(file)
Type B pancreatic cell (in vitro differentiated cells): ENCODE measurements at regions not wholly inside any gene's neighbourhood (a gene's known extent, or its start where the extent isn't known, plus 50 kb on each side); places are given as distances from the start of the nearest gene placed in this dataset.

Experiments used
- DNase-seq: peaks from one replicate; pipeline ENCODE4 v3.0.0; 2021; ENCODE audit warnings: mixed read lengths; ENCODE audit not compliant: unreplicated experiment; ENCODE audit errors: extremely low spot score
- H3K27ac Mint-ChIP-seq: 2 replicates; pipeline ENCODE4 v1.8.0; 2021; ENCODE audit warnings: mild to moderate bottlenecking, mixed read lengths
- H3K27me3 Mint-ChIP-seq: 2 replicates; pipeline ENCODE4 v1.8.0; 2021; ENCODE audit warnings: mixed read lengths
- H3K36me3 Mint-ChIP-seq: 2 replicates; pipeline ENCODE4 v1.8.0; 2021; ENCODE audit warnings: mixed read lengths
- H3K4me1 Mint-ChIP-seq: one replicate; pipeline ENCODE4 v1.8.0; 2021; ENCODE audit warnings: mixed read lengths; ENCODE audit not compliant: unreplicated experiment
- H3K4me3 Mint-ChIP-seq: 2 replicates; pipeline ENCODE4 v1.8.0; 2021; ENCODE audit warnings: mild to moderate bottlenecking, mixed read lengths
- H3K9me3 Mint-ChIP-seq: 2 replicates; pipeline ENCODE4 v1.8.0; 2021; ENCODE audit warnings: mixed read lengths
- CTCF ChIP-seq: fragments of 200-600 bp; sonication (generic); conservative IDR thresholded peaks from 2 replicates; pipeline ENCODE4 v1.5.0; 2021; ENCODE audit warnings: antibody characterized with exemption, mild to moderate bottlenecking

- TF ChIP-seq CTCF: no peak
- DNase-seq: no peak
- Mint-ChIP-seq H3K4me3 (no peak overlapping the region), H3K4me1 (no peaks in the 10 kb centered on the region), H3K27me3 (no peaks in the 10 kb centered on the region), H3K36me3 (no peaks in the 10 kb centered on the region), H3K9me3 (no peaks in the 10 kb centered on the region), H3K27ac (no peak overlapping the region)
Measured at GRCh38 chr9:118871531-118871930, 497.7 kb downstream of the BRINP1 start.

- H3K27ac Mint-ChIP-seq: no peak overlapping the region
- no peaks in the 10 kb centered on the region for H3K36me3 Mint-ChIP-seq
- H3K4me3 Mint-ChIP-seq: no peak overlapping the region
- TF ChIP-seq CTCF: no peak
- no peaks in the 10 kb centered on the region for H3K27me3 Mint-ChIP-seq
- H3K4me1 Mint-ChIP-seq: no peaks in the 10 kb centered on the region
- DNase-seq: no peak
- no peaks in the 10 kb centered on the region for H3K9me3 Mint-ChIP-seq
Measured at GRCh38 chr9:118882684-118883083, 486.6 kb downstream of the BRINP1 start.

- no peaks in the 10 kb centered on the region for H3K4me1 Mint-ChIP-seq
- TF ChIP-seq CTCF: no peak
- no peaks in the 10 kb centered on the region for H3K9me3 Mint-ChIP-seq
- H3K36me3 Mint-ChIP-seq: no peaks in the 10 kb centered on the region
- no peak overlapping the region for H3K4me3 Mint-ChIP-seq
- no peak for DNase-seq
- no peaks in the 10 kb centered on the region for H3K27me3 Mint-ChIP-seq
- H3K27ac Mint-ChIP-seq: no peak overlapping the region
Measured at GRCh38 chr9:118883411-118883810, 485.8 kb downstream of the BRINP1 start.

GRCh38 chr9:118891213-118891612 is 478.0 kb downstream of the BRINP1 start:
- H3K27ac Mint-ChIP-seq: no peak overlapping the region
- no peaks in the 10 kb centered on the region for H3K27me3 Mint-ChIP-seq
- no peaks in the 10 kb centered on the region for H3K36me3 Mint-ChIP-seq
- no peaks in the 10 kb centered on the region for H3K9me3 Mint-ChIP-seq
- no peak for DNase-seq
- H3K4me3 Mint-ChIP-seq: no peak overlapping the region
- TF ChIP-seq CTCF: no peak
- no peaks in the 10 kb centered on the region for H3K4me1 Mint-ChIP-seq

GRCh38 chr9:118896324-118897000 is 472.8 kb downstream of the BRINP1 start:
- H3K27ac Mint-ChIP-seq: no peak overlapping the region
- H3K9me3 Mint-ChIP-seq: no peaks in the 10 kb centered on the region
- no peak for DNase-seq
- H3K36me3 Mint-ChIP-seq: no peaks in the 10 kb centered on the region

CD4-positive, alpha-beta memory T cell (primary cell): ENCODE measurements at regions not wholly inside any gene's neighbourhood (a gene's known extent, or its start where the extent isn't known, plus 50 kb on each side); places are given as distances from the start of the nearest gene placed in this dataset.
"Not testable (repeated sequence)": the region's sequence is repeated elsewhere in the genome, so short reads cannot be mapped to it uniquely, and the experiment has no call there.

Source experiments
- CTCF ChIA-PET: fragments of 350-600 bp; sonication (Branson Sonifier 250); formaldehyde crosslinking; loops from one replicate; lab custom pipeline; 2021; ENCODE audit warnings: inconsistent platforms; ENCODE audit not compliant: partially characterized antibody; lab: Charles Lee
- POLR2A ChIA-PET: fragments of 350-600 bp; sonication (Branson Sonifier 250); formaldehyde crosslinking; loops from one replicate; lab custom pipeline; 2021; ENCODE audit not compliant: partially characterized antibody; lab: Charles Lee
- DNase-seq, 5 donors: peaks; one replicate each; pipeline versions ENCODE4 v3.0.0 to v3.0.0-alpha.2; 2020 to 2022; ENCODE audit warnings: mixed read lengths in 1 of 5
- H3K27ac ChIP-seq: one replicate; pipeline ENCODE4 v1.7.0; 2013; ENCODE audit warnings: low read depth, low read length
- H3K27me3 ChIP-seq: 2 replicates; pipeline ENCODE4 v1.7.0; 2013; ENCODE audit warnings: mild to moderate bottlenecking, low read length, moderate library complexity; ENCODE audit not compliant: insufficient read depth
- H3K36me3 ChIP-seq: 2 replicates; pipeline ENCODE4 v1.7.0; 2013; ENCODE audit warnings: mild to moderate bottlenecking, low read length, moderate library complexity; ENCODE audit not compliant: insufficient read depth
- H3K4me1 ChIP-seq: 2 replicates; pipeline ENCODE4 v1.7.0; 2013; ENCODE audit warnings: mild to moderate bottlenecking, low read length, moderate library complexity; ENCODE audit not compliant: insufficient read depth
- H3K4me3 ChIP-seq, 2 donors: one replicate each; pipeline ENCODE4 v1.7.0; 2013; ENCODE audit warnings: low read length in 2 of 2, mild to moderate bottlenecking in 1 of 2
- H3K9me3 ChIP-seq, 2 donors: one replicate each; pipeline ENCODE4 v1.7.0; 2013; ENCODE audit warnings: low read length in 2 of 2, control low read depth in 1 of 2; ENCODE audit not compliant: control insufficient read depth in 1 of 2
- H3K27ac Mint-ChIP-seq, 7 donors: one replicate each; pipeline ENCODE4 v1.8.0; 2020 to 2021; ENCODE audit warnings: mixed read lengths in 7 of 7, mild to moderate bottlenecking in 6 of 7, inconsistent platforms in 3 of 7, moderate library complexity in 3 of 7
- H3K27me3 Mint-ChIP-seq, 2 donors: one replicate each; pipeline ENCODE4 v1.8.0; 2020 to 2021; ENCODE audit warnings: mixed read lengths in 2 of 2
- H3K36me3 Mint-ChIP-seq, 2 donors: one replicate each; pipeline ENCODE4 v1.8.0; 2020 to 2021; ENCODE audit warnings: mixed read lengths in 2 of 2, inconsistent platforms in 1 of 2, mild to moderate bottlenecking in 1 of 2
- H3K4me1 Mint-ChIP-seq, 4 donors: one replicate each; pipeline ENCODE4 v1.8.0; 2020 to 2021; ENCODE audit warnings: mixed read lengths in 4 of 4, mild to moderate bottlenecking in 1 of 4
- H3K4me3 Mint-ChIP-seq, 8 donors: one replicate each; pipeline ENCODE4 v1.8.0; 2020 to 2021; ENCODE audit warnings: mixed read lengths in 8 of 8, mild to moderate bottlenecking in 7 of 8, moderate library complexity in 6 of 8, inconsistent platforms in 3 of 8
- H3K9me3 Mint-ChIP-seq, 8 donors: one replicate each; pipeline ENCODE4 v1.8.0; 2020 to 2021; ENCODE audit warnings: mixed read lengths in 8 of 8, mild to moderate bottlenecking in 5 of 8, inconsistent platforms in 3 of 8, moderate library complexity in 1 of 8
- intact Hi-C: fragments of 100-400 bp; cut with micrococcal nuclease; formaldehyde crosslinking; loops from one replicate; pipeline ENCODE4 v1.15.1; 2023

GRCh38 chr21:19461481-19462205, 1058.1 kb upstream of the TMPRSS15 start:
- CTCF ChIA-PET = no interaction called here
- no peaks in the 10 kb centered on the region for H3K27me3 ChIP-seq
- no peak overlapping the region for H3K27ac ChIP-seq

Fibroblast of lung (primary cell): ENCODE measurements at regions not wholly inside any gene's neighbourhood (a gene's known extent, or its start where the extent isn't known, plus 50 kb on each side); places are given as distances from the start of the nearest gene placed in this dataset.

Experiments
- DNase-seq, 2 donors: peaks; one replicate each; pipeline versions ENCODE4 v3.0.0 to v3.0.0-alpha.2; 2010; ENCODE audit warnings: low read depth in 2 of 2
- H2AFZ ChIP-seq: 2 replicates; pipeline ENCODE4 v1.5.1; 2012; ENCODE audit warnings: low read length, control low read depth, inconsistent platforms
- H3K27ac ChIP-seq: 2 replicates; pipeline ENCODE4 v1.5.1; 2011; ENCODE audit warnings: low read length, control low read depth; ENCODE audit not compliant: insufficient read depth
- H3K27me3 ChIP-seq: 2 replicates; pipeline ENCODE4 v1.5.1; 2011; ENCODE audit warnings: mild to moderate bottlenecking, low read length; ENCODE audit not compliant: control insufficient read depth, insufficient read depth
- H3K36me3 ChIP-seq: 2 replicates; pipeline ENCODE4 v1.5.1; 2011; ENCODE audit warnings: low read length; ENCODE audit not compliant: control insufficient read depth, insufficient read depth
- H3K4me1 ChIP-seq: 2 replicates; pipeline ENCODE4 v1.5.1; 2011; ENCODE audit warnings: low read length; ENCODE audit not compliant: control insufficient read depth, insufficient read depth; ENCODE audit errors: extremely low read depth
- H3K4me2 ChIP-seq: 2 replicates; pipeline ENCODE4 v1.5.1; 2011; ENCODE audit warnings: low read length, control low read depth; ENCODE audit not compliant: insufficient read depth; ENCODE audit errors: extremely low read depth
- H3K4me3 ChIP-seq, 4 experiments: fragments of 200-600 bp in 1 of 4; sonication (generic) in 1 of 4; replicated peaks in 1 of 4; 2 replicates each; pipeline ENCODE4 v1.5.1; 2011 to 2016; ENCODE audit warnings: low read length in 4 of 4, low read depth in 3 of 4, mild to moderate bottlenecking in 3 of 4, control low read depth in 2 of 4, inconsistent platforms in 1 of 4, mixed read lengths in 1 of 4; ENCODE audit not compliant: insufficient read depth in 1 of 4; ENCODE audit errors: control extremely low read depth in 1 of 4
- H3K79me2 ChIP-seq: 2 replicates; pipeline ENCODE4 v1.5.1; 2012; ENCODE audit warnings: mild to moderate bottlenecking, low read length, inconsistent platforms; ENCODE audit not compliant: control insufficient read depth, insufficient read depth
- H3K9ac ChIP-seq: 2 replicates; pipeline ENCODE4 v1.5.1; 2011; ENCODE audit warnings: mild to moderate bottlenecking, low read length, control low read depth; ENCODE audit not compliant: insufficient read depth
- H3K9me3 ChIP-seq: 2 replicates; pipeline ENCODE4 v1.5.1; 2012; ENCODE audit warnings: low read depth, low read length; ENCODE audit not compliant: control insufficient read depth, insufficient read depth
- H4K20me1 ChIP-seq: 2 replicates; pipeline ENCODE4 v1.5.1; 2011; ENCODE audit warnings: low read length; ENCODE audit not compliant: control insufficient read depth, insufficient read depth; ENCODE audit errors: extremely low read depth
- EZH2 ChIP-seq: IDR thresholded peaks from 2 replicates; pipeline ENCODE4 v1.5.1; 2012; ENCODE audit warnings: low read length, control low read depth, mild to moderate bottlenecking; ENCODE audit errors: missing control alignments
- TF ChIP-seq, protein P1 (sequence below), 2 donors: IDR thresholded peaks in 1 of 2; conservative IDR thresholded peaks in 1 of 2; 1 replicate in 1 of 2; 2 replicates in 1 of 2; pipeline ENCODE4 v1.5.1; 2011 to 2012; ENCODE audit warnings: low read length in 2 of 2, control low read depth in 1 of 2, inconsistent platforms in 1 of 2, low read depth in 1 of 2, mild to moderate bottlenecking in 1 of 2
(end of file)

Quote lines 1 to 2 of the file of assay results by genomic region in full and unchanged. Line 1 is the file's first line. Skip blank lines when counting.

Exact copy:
Type B pancreatic cell (in vitro differentiated cells): ENCODE measurements at regions not wholly inside any gene's neighbourhood (a gene's known extent, or its start where the extent isn't known, plus 50 kb on each side); places are given as distances from the start of the nearest gene placed in this dataset.

Experiments used